Dubai International Financial Centre, the emirate's investment market hub, has set itself the target of doubling in size over the next five years.
DIFC announced the goal in its 2011 operating review, which showed an increase in the number of financial and commercial institutions coming to the centre as well as near full occupancy of DIFC-owned property, and rising lettings in third-party developments within the centre's jurisdiction.
Abdulla Mohammed Al Awar, the chief executive of the DIFC Authority, said: "Although the past two years were exceptionally challenging from a global perspective, the community in DIFC was resilient and this was noticed in the net positive growth in the number of clients that tapped into the DIFC during this period.
"We have the potential to double in size in the next five years, contributing to economic growth within the UAE and the region as a whole."
Although no financial details were released along with the operating review, Mr Al Awar sought to reassure bondholders that a US$1.25 billion (Dh4.59bn) sukuk repayable in June would be met.
"It is the DIFC's intention to meet all debt obligations as and when they become due. Discussions are going on about this and we will share the information at the right time," he said.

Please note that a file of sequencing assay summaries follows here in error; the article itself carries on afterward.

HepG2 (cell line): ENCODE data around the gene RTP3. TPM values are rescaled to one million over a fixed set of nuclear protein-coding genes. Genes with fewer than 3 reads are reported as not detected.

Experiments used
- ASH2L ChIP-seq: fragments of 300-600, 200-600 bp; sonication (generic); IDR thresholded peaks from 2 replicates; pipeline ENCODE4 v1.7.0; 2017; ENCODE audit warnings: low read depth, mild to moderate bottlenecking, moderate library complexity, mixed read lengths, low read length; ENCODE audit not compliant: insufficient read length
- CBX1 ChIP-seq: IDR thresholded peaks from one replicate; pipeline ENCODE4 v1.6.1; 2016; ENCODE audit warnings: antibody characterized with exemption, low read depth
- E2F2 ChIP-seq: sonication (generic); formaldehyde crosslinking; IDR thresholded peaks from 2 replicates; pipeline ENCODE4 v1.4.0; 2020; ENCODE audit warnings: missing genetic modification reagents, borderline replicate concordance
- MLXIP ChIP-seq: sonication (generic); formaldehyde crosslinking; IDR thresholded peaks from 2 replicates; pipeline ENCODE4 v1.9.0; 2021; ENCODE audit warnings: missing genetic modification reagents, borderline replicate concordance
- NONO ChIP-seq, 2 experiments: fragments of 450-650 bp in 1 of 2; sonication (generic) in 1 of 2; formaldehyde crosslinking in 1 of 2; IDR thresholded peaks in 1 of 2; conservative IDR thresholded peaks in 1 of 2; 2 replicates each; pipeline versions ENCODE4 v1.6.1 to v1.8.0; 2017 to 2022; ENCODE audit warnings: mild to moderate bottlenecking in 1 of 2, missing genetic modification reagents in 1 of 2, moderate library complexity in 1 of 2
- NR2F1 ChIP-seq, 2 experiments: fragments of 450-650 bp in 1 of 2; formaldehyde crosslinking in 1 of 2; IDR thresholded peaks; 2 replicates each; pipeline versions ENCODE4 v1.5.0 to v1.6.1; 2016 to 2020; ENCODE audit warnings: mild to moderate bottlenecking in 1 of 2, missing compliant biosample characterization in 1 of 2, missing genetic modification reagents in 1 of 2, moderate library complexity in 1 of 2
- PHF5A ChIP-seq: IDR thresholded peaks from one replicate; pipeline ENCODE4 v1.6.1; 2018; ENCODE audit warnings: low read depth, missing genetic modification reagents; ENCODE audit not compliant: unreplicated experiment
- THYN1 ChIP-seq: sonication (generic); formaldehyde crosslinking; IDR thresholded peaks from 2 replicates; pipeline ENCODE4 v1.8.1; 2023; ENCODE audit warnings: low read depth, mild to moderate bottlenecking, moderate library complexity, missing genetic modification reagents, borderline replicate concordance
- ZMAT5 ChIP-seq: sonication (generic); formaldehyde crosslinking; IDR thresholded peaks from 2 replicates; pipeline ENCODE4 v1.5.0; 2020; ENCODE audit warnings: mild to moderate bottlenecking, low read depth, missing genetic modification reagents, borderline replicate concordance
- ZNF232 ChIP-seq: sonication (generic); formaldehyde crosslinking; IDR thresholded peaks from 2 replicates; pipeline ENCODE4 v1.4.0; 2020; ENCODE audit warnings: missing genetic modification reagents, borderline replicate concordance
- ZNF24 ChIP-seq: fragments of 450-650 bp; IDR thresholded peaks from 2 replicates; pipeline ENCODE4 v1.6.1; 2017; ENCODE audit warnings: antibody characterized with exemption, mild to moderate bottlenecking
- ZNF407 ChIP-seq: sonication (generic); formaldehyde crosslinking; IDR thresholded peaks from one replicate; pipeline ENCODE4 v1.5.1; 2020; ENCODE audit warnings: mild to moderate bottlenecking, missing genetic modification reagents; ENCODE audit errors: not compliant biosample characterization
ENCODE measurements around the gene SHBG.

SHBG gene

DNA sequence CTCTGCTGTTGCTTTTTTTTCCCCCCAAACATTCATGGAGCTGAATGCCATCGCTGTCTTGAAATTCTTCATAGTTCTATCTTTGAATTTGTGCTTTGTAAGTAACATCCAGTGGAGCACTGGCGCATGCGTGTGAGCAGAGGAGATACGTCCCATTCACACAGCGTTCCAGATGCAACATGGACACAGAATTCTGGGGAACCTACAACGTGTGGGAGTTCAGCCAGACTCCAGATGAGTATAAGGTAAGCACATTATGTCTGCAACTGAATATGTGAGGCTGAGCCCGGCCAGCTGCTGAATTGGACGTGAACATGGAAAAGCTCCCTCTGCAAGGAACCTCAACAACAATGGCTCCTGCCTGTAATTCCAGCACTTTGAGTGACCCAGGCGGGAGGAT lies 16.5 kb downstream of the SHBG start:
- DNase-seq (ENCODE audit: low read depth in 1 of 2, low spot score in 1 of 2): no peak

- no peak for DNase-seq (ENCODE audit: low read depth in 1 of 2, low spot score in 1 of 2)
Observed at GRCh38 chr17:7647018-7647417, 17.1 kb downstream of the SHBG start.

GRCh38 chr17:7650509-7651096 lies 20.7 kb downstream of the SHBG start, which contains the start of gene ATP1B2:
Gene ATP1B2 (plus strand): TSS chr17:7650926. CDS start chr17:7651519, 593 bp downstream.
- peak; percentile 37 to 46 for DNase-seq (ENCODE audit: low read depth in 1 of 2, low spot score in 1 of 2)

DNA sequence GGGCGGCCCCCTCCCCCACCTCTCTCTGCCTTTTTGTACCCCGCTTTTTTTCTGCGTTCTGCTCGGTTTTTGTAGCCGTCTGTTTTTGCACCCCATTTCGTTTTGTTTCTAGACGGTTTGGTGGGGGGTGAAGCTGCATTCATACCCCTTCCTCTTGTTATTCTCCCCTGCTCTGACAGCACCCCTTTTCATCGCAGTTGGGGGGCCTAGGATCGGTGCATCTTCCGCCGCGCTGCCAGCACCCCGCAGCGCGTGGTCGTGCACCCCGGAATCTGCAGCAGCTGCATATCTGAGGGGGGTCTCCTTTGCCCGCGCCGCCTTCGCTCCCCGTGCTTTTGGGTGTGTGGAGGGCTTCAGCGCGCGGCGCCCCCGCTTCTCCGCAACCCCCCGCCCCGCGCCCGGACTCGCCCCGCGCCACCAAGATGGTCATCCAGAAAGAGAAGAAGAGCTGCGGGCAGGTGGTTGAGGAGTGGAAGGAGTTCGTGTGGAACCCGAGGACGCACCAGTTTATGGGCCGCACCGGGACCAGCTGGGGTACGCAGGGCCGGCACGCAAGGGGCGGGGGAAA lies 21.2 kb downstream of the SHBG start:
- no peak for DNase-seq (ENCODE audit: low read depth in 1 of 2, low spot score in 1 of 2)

The DIFC, the main financial marketplace in the Middle East, said occupancy at its commercial properties near the Gate complex remained at 95 per cent; in the DIFC-owned retail outlets in the area it rose from 72 per cent to 95 per cent last year; and in the commercial property owned by third parties it jumped from 44 per cent to 72 per cent.
The number of active registered companies in the DIFC rose 7 per cent to 848, of which 396 were regulated companies.
Office space totalling about 304,800 square metres was added in the course of the year, according to the review, and was being marketed.
Mr Al Awar said 21 of the top 30 global banks had premises within the DIFC, with a trend for East Asian institutions to move into the centre. Middle Eastern, Chinese and other Asian financial institutions accounted for 36 per cent of DIFC space, he estimated, about the same as that occupied by European entities.
The DIFC had "undisputed status in the region between Singapore and Europe", achieving high-level rankings in many of the global surveys of financial centres, Mr Al Awar said.
Some observers believe the economic and financial fallout from the Arab Spring disturbances will weaken the desire of international financial institutions to come to Dubai, but Mr Al Awar denied this.
"They are not less inclined to come here, but more so.
"If you're considering the Middle East, Dubai is the place to be," he said.
Asked about the alleged exodus of financial institutions from Bahrain after civil disturbances began there, he said: "Dubai has the usual advantages it has had for many years.
Even before the Arab Spring, it was attracting financial institutions."
Some banks had relocated staff from Bahrain to Dubai but continued to have a presence there, he added.
There were "no immediate plans to decrease DIFC rents", he said. "Occupancy rates were high so there is no pressure to cut rates."